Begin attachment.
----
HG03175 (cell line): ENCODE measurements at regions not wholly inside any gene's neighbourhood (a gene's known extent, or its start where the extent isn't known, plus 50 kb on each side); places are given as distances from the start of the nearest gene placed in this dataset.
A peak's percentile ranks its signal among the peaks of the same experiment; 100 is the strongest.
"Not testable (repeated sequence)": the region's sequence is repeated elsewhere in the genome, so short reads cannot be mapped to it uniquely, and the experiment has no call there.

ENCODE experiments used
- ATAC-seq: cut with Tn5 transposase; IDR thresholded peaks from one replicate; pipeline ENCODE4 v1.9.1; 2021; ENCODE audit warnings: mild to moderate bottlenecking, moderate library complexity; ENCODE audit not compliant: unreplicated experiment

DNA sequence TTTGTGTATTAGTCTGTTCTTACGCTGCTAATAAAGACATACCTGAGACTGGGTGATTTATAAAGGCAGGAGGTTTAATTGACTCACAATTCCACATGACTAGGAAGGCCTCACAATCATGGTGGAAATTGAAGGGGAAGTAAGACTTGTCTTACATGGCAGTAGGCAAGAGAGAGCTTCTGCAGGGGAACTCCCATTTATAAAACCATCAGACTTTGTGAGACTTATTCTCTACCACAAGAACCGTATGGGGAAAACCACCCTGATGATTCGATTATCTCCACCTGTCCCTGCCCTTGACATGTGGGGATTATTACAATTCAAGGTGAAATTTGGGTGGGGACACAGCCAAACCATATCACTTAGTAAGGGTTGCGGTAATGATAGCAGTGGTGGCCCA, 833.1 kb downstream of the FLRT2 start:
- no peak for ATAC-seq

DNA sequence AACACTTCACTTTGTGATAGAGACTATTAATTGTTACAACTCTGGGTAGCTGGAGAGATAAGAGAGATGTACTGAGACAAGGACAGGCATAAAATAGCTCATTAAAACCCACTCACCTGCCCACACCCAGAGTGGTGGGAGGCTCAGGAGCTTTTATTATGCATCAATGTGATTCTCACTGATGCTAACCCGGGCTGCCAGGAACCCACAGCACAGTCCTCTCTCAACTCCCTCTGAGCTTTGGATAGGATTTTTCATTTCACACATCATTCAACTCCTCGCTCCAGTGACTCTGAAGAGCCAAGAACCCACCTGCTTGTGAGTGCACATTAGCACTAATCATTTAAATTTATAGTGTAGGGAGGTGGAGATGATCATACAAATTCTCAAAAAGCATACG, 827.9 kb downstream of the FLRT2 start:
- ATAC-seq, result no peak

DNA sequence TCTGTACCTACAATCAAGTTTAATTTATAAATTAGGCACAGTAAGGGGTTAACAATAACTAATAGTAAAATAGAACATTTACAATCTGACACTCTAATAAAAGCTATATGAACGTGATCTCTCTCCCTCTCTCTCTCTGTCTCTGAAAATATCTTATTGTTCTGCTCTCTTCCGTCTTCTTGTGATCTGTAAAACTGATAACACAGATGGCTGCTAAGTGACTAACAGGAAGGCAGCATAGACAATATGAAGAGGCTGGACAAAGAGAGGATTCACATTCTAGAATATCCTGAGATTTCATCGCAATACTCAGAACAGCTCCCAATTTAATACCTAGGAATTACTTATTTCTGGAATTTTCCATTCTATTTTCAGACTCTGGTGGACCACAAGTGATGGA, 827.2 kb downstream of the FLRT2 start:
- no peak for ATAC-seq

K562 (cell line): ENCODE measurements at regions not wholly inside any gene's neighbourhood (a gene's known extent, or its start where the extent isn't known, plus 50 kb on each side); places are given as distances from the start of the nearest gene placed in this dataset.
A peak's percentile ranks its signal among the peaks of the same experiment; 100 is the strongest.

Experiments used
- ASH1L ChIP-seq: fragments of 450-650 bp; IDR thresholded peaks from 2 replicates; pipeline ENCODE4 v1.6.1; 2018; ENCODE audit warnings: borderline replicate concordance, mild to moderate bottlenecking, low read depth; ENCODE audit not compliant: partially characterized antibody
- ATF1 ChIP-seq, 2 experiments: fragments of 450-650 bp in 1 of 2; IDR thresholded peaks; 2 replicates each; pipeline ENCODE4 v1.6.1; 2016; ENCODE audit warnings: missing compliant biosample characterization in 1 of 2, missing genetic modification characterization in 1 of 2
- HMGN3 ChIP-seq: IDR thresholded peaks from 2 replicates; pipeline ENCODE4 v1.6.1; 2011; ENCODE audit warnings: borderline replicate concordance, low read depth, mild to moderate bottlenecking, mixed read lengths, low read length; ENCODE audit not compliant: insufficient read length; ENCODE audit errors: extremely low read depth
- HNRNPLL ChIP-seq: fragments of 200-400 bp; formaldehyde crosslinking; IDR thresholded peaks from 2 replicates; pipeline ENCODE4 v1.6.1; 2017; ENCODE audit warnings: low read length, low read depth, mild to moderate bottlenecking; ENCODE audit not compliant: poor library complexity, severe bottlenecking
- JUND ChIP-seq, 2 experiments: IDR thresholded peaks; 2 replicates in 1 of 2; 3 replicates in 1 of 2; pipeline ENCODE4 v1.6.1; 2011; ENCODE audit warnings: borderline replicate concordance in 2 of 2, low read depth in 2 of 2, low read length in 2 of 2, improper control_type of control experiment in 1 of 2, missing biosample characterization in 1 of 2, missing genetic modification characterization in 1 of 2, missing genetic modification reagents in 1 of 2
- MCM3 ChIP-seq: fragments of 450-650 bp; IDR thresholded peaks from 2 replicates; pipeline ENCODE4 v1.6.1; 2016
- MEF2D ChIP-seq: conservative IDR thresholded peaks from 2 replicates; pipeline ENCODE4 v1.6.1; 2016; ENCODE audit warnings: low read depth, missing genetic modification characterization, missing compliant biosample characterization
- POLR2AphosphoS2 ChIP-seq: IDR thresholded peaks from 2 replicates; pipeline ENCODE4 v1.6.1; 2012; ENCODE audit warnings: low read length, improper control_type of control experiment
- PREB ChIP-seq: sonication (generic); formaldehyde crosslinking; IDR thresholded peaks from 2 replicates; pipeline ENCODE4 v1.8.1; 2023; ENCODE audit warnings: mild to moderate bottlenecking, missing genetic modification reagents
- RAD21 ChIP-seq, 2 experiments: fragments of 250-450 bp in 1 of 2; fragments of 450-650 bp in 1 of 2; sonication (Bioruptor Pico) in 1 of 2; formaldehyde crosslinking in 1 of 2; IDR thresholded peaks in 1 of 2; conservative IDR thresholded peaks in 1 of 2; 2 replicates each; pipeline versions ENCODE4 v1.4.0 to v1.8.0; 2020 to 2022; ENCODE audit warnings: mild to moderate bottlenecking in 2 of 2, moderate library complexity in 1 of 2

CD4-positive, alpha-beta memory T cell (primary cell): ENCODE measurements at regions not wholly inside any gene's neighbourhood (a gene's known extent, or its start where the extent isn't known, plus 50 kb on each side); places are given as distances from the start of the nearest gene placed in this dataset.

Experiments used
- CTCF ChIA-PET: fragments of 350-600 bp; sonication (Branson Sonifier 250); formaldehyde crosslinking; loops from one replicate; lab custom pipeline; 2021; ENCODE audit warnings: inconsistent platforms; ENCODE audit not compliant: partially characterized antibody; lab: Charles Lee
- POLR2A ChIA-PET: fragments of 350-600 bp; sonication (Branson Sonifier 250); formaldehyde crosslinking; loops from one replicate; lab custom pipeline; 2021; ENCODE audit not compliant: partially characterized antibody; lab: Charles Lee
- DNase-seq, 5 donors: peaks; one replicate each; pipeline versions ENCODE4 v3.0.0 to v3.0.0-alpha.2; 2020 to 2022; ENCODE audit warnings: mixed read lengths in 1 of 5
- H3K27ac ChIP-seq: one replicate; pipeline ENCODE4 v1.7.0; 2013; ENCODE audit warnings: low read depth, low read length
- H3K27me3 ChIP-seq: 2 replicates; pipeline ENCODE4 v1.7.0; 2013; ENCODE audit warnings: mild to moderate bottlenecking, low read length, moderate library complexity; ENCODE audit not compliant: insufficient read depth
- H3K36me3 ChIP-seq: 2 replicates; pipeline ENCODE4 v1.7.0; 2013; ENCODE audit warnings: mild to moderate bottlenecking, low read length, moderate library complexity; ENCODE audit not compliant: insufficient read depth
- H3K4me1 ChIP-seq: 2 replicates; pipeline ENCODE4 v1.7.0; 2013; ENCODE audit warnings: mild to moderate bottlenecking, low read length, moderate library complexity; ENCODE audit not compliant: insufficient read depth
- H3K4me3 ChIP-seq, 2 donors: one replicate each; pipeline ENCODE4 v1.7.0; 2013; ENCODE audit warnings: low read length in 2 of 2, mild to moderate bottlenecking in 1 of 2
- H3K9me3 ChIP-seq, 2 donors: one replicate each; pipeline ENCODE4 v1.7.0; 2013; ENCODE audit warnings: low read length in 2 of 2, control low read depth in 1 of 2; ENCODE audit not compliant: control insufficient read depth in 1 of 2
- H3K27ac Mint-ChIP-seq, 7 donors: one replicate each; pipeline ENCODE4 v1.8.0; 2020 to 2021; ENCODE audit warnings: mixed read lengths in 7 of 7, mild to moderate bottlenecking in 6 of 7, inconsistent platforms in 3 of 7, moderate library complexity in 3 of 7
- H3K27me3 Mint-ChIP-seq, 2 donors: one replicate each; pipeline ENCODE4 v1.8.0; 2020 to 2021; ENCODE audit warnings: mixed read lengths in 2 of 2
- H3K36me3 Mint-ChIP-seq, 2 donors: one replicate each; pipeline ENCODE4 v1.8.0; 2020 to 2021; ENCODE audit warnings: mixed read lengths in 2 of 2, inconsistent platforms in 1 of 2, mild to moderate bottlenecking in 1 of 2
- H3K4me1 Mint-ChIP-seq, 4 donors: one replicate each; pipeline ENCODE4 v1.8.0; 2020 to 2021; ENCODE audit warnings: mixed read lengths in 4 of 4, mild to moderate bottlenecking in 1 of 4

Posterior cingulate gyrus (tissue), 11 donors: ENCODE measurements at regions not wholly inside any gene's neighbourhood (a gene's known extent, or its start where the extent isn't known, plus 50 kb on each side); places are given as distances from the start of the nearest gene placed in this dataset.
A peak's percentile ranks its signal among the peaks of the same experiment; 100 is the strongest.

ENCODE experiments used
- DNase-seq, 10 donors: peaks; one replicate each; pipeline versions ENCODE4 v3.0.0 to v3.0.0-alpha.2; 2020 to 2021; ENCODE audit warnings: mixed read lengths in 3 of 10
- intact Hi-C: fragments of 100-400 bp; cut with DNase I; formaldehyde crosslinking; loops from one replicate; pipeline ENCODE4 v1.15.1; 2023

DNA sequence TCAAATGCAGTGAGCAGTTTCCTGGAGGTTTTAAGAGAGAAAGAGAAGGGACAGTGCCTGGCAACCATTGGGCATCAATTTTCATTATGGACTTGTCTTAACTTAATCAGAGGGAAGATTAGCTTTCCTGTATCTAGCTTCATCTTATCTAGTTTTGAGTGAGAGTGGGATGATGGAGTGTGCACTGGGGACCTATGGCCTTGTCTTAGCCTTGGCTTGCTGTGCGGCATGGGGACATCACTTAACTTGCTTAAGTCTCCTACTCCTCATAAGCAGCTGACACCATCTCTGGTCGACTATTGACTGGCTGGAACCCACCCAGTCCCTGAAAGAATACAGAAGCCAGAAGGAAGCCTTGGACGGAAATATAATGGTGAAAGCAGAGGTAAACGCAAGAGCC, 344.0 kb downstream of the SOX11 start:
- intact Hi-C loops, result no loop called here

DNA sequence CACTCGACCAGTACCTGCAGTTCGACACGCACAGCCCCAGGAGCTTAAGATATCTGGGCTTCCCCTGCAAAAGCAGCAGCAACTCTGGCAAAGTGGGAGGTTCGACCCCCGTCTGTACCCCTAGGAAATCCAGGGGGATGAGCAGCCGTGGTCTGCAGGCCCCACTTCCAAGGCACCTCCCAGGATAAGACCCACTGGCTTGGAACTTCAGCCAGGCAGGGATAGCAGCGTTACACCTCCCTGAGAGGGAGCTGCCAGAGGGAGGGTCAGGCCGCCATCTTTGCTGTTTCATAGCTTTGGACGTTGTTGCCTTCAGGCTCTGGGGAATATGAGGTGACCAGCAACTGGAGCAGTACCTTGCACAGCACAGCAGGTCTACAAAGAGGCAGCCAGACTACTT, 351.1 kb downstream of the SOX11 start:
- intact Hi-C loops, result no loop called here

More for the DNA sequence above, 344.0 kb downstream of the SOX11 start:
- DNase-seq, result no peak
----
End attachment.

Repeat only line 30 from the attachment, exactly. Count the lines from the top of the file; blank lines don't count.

- H3K27ac ChIP-seq: one replicate; pipeline ENCODE4 v1.7.0; 2013; ENCODE audit warnings: low read depth, low read length